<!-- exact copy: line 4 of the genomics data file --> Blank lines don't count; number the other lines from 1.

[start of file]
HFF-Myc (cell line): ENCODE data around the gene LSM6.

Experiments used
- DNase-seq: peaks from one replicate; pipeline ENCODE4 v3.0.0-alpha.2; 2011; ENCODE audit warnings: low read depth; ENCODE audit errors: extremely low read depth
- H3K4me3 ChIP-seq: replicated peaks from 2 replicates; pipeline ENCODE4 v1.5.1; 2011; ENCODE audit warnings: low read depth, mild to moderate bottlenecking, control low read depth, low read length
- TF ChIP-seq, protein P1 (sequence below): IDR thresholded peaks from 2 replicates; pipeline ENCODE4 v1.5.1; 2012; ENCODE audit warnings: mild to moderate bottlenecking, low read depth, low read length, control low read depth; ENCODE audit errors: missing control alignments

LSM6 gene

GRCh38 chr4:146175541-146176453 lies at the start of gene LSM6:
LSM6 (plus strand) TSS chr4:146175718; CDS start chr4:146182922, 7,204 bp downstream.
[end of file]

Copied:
- H3K4me3 ChIP-seq: replicated peaks from 2 replicates; pipeline ENCODE4 v1.5.1; 2011; ENCODE audit warnings: low read depth, mild to moderate bottlenecking, control low read depth, low read length